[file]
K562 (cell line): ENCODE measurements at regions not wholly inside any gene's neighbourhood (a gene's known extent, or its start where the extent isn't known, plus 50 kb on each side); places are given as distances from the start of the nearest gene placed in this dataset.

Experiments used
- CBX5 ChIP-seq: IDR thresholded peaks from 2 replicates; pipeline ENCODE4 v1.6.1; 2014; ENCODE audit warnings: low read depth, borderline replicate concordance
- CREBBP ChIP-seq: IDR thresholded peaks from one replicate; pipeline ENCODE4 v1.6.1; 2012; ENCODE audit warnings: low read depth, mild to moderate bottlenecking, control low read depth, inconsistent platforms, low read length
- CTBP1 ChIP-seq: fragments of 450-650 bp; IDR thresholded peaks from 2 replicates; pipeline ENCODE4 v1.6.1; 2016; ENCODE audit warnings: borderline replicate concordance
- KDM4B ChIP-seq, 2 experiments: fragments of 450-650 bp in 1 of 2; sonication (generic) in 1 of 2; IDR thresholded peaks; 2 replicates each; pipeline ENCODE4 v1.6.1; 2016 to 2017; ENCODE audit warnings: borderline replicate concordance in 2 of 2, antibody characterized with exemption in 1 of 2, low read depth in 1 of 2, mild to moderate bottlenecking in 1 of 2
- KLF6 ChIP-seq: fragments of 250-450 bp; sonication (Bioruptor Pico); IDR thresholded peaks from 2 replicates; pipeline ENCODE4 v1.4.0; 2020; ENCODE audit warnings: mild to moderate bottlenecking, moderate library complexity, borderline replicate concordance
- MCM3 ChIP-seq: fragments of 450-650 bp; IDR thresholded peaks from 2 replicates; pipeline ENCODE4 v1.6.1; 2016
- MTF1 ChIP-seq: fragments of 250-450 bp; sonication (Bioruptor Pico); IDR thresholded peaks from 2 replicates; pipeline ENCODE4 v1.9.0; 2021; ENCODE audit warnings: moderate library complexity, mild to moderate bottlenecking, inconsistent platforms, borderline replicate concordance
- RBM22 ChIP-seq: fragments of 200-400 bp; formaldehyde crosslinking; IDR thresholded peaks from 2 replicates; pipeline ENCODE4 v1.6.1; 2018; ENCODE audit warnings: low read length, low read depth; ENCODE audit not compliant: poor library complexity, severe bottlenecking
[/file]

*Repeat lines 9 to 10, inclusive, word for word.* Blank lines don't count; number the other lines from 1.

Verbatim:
- MTF1 ChIP-seq: fragments of 250-450 bp; sonication (Bioruptor Pico); IDR thresholded peaks from 2 replicates; pipeline ENCODE4 v1.9.0; 2021; ENCODE audit warnings: moderate library complexity, mild to moderate bottlenecking, inconsistent platforms, borderline replicate concordance
- RBM22 ChIP-seq: fragments of 200-400 bp; formaldehyde crosslinking; IDR thresholded peaks from 2 replicates; pipeline ENCODE4 v1.6.1; 2018; ENCODE audit warnings: low read length, low read depth; ENCODE audit not compliant: poor library complexity, severe bottlenecking